Addressing Complex Interagency Problems
About this Course
This class will ask students develop the skills and addresses the challenges associated with the process by which policy recommendations are developed within the United States Government, particularly as they relate to complex multi-dimensional security problems. Students will learn about the roles played by various departments and agencies that are engaged in the policy making process, as well as how external actors impact the development of national security policy. This class will also give students the opportunity to learn about the policy making process in the United States inter-agency environment through a series of presentations from practitioners as well as hands-on experience via role-playing and the development of briefing memos, presentations and other materials. Students will learn about the history, structure and function of the interagency process, including past and current reform processes such as the Clinton Administration’s Presidential Decision Directive on Managing Complex Contingency Operations (PDD-56) as well as the more recent Project on National Security Reform. Students will also hear several real-life examples of interagency policy-making from former government officials and various subject-matter experts. Students will be expected to role-play members of a mock National Security Council (NSC) team or as representatives of various US Government Departments and Agencies involved in the interagency decision-making process. Students will identify an actual national security problem and be responsible for debating and agreeing to a set of policy recommendations within the format and structure of the mock NSC. Select students may have the opportunity to present their recommendation to a current member of the National Security Council via video-teleconference. At the end of course, students should have a fundamental understanding of the strengths and weaknesses of the current system; what constitutes good NSC products and how to produce them; and how concession and compromise, trade-offs, external public pressure, intelligence issues and budget realities all can play a role in how national security decisions are made.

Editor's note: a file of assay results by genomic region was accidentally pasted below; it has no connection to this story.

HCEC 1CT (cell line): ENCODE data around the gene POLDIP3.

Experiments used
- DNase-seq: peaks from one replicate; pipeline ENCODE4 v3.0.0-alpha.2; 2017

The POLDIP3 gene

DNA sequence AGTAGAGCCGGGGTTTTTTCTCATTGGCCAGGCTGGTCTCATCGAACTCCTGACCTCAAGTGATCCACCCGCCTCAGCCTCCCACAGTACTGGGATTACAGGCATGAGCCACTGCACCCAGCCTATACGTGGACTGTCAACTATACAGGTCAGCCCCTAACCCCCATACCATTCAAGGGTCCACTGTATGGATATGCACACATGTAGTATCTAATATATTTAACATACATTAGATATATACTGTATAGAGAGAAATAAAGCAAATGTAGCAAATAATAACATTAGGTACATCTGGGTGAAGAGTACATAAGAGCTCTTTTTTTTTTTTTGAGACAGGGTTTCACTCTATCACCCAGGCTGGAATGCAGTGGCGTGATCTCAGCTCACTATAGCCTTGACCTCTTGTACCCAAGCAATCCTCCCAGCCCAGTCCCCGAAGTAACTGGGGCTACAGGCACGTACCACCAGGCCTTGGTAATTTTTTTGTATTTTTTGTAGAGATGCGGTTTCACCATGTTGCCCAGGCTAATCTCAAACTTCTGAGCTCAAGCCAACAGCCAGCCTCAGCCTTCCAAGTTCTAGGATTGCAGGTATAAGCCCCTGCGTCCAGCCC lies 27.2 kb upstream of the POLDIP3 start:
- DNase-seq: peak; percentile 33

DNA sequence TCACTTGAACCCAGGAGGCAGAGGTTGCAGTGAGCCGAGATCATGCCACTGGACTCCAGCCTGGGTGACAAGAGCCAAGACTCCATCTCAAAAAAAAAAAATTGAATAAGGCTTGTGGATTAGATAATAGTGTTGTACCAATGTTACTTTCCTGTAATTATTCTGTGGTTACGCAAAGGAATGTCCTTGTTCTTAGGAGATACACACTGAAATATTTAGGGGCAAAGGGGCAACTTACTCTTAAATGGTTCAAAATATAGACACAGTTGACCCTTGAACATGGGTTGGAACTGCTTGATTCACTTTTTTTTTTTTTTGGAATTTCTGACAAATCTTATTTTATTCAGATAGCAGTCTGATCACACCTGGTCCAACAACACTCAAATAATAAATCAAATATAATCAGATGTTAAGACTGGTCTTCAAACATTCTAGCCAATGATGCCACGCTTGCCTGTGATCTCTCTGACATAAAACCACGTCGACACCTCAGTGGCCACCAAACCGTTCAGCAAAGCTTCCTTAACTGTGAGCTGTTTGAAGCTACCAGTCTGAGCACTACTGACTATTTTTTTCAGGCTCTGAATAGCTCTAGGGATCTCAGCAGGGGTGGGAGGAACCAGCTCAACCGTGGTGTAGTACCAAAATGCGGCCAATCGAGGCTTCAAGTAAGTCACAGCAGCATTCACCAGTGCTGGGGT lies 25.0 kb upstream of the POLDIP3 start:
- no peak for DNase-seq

Related News Stories
General Casey Speaks with Sié Fellows about Nation's Greatest Security Concerns
Korbel alumnus General George W. Casey Jr., (Ret.) (MA '80), former Chief of the Staff of the U.S. Army and Commander of the Multi-National Force in Iraq, recently took time to sit down to breakfast and talk with the Josef Korbel School's Sié Fellows and undergraduate students.
Professor’s Research Explores How Humans Respond to Autonomous Systems
When the Department of Defense (DOD) needs to get up to speed on the social, cultural, behavioral and political trends affecting the nation’s security, it calls in a special kind of special forces.